In Search of the Right Word:
A Meditation on the Writing (and Rewriting) Life
by Teresa Burns Murphy
I spent a lot of time in graduate school sitting in the hallway outside my advisor’s office. I’d fidget. I’d fret. I’d check and recheck the time, waiting for the precise moment of my appointment to roll around. Then I would tap tentatively on his office door.
“Come in,” he’d say in a voice that didn’t sound all that welcoming.
As I talked to him about my latest project, he’d remove his glasses and rub his forehead, grimacing as if he were in pain. Frequently, before I even finished speaking, he’d regard me with an icy stare and tell me how I’d gotten pretty much everything wrong. His comments were usually accurate, but his delivery left a lot to be desired.
Often, after these sessions were over, I’d meet with a friend to discuss the advisor’s remarks. This man was also her advisor, and we found these postmortems to be beneficial. Following one particularly brutal session, my friend listened patiently to my tirade.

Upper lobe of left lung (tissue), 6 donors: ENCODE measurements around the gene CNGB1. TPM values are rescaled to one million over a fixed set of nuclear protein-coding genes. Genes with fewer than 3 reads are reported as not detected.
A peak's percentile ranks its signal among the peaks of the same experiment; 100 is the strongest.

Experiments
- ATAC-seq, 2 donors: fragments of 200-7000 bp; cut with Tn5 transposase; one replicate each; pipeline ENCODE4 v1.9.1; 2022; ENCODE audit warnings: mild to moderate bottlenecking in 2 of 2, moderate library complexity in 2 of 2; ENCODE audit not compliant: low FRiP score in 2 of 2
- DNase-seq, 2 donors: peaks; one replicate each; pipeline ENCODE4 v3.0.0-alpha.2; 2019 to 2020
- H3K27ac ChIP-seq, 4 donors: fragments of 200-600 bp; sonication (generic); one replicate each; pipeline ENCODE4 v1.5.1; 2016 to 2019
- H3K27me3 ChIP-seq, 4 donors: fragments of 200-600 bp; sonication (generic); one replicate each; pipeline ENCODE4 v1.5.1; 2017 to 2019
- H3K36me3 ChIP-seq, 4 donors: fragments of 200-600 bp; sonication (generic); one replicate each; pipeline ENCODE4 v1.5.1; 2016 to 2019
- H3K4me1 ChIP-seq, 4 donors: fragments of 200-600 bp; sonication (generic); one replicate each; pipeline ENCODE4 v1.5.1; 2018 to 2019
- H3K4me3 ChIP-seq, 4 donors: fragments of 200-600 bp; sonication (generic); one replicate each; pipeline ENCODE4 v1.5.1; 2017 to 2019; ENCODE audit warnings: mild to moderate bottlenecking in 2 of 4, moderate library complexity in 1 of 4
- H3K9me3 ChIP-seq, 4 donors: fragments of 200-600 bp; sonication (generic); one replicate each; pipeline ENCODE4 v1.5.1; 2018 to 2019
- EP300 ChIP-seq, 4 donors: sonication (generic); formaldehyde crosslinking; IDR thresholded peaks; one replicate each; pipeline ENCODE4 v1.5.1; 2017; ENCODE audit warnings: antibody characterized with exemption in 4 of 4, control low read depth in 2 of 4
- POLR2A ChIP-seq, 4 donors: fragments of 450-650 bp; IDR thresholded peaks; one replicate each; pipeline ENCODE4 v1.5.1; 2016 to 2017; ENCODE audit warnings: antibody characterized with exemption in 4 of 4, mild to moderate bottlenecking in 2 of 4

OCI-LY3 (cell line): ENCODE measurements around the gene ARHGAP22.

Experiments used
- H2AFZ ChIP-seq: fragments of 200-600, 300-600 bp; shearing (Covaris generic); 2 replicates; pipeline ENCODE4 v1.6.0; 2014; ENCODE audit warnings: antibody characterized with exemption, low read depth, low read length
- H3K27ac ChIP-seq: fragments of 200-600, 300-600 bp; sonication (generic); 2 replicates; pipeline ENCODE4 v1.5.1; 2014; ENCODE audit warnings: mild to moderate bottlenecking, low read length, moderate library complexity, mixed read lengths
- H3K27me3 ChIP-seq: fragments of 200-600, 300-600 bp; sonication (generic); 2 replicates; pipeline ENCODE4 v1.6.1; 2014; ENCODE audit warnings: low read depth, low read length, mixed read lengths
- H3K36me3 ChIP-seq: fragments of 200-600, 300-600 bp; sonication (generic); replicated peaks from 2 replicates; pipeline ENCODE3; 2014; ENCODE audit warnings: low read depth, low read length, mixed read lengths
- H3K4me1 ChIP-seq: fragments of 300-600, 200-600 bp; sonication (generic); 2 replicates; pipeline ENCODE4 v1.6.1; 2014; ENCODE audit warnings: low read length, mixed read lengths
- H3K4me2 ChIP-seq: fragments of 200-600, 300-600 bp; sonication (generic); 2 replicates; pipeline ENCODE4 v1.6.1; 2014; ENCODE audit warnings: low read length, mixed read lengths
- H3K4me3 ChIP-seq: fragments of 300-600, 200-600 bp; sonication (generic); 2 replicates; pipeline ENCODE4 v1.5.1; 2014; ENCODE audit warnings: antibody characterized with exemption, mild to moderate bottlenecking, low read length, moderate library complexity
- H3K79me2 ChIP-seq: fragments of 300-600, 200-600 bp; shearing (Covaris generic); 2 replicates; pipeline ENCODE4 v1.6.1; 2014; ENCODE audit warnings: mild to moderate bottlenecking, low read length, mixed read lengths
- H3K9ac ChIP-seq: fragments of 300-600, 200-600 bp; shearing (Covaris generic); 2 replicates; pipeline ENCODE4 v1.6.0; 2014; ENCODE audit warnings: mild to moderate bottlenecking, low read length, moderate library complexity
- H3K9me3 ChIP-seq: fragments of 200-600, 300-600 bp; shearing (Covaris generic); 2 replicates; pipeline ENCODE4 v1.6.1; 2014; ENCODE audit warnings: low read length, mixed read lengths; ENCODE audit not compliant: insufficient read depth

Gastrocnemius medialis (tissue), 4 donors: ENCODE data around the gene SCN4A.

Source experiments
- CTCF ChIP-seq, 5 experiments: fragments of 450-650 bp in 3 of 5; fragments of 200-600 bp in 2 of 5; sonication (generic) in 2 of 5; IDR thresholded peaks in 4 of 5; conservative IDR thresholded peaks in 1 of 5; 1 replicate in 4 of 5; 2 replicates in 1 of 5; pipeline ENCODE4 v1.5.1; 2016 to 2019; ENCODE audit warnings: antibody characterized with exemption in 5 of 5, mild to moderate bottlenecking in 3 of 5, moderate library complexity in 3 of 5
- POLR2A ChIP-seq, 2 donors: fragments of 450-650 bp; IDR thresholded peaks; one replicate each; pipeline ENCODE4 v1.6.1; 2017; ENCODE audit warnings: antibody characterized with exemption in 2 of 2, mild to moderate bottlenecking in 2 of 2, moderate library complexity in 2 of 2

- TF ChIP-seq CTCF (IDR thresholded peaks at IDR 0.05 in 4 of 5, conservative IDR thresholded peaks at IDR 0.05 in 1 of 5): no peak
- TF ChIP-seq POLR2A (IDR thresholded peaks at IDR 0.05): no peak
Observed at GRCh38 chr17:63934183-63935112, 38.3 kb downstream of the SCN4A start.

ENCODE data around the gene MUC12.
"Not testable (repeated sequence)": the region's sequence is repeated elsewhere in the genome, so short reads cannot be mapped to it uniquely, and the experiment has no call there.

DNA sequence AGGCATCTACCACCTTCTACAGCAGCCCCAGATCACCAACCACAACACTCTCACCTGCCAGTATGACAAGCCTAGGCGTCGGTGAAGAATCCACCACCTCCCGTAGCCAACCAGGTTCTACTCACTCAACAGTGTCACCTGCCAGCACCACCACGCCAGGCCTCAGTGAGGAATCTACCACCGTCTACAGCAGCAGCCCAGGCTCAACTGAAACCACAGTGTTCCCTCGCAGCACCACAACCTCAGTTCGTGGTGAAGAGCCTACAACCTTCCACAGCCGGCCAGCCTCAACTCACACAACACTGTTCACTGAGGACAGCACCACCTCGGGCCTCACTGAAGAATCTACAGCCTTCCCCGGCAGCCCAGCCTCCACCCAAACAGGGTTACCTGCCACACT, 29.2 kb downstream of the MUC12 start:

When I finished, she gave me a sympathetic look and said, “I’m sorry he dismissed you.”
In that moment, I envisioned a judge pounding a gavel and shouting at an earnest petitioner, “Case dismissed!” I imagined a boss slapping a pink slip into the open palm of an employee who was expecting a paycheck and yelling, “You’re dismissed!” I heard a teacher, exasperated by a group of students’ lack of comprehension, bellow, “Class dismissed!”
Most importantly, I felt validated. I had known that my advisor could be curt with his criticism, but to be dismissed evoked so much more. I had been booted, discharged, given the ax, and ushered out. And then I began to think of my own tendency to be dismissive and wondered who had felt dismissed when interacting with me. I was determined not to be dismissive or dismissed.
The impact of my friend’s word choice is precisely what propels writers to tear into their first drafts as well as many subsequent drafts, sometimes crossing out and replacing a single word dozens of times. Why do we put ourselves through such a painstaking process? The right word can make us feel heard. The right word can spark reflection. The right word can unlock the knowledge that is inside of us, helping us recover feelings we thought had been lost. So, we keep listening, we keep reading, and we keep writing (and rewriting) in an attempt to find those elusive right words – the ones that will resonate with readers.
(Read Teresa’s wonderful essay Peeling Away the Mask.)